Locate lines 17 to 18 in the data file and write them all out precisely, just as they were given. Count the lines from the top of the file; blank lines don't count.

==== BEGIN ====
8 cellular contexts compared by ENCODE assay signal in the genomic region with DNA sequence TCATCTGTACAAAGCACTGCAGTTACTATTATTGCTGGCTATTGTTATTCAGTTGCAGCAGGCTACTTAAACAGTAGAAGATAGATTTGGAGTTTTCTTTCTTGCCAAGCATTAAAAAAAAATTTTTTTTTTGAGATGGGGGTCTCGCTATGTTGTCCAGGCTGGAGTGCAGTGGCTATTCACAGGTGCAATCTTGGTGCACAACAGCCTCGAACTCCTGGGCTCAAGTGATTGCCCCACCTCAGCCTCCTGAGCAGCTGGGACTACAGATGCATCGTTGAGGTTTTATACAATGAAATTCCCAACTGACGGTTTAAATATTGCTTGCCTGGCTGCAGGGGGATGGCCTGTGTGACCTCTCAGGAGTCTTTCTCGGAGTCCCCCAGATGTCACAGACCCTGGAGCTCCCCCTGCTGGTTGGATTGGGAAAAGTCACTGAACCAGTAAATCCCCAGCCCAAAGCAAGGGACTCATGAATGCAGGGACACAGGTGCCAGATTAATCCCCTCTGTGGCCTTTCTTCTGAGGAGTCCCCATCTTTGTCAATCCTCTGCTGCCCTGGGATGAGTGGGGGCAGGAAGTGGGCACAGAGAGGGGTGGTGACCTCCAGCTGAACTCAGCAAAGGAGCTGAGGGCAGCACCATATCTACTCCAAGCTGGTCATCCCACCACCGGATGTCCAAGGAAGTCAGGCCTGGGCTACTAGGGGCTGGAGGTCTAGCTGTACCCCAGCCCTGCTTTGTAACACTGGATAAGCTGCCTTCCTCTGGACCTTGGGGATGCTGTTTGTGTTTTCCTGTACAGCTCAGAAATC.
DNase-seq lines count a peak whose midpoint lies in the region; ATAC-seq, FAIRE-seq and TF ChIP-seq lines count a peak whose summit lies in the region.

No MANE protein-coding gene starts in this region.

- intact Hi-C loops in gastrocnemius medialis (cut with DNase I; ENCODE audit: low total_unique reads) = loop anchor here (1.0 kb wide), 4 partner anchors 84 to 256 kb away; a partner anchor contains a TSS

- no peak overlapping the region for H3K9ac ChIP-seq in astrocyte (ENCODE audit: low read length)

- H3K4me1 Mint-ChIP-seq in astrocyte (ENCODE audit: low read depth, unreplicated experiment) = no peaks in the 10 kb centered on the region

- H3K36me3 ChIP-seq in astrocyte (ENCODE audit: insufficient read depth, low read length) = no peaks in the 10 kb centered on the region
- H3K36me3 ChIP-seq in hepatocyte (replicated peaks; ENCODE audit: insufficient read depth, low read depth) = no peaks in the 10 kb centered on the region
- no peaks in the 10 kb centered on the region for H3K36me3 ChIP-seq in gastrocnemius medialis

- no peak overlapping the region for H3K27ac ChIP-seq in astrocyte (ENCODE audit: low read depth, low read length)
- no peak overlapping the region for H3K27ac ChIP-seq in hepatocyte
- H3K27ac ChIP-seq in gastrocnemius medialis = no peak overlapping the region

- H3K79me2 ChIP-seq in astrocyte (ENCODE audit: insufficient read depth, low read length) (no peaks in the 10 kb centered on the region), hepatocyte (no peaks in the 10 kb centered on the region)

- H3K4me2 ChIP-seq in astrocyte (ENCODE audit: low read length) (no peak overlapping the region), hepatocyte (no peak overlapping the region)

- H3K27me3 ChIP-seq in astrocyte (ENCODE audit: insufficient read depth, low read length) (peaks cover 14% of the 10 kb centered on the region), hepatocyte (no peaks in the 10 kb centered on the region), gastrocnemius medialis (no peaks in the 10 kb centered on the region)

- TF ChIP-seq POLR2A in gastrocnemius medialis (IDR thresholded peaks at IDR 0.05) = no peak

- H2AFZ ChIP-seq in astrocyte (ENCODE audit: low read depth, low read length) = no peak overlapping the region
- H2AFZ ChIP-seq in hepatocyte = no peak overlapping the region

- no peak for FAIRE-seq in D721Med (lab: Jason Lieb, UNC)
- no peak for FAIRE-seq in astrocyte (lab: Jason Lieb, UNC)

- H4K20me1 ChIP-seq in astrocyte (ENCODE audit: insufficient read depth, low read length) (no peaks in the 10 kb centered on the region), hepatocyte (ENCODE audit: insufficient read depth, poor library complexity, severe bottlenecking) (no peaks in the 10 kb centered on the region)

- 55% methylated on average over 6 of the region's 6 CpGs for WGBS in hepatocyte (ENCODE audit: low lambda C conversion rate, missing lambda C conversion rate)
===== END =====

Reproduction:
- H2AFZ ChIP-seq in astrocyte (ENCODE audit: low read depth, low read length) = no peak overlapping the region
- H2AFZ ChIP-seq in hepatocyte = no peak overlapping the region